Friends came through and I found myself working on their farm. The physical labor is exhilarating. I find myself too busy to think, which in my case is great. I’m home some during the week to spend time with my youngest child and do some of the things I love to do: baking, crafting, photography making music and writing.
Sometimes I feel I’m not cut out for the fast paced 70+ mph highway of a life many seem to be traveling these days. I prefer the old country roads, you know, the ones that make you slow down because the road is gravel and you’ll spin out and slide all over if you don’t. Out in the wilderness, just me, the road, dappled light filtering through an ancient forest.
After two years of dealing with a narcissistic manager, while I piece my life together and figure out what it looks like recovering from newsroom and narcissism I’ll write about it. Writing has always been my best therapy. If you happen to read it and like it that’s great. I’m not here to claim to help anyone, just tell my story and share my journey of flipping my world upside down and changing it from the inside out.
Yep, that’s right, that camera finds the best composition, focuses itself, it adjusts its own exposure, waits for the right clouds to pass in the background and just at the right moment it takes a great picture. At least that’s what I was thinking when yet again I heard that deplorable phrase from yet another close family member (my husband has been one to say this, but quickly learned the error of his ways). I just want to hand them my camera and say here have at it. I want to say that to a lot of people in a lot of situations; here take the machine see if you can produce the same result; here take the computer and the programs and don’t forget to check for typos. I don’t get hurt with comments like these, I just find if funny that people believe it is so simple and easy to produce something that looks nice whether it’s a picture, quilt, great piece of writing or what ever it may be. I admire photographers’ work, writers’ well written literature and all those beautiful things I know somebody has poured their soul into. To all my friends and blogging friends out there whose talents I so greatly enjoy, thanks for the hard work. 🙂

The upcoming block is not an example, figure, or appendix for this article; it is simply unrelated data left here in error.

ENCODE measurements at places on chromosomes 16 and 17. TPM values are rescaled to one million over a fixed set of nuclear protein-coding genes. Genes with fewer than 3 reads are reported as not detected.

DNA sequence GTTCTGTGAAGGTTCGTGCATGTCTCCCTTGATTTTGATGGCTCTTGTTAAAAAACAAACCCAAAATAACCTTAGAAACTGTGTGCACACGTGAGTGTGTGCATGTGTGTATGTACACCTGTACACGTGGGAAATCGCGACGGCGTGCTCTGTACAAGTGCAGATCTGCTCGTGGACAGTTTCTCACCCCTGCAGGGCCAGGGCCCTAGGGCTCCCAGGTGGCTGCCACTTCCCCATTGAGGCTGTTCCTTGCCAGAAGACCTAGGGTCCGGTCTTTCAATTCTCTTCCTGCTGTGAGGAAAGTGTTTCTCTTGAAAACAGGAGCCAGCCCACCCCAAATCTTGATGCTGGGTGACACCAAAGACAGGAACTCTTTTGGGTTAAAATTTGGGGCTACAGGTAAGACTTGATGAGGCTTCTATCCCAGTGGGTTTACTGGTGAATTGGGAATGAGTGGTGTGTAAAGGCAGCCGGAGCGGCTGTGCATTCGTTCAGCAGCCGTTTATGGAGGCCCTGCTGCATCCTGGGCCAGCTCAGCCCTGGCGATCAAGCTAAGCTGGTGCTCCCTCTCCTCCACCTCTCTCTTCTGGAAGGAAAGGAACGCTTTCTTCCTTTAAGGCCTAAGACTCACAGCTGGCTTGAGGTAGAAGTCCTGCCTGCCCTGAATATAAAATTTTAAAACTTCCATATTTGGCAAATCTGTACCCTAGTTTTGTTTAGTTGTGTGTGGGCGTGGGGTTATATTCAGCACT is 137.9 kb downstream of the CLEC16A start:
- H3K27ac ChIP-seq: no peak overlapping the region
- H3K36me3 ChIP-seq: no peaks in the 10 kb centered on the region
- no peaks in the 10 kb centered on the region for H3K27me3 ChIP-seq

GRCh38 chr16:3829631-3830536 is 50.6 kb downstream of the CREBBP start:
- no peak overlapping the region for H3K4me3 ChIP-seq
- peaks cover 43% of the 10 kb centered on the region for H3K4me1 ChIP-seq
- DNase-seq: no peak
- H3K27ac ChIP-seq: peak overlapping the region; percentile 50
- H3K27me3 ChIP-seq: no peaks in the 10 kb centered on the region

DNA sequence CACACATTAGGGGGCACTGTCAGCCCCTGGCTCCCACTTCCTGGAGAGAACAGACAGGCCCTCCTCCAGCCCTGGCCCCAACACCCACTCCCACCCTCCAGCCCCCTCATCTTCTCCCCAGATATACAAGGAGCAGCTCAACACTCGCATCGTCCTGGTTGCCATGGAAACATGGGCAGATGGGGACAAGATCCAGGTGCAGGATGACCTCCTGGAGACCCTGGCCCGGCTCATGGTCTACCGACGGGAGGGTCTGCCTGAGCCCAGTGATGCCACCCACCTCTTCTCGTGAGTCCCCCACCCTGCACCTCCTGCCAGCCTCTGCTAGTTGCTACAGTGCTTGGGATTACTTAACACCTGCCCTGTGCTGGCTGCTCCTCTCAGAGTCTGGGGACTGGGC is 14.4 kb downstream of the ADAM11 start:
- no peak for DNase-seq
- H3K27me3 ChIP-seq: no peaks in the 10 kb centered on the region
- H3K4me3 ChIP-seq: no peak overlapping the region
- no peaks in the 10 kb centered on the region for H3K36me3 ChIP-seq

Pictures the camera took:
On a side note we have begun our house building. My husband is so anxious to start framing it. He is going to be working with his friend who is a builder to frame the house. Can you imagine the excitement of a man who loves building things and working tools I can’t name, when he knows he is going to be building his family’s home with his own hands, nail by nail board by board. It’s been like watching a kid before Christmas, he can hardly contain himself.
The other kids “at Christmas” with the giant toys.
I admit it, I am one of those people. The ones that wake up early even on weekends – on purpose. I am ready to tackle the day after my first cup of coffee. I revel in the serenity the birth of a new day brings. I watch sunrises with a thankful heart for new chances and a clean slate. I can’t wait to wake up and know that yesterday is gone with all it’s sorrows, trouble and frustrations. Maybe if you saw a few of these every other morning you could become a morning person too. Maybe not. But this is (besides my family of course) what keeps me going, a clean slate written all over the sky and embodied in the jeweled grasses early everyday.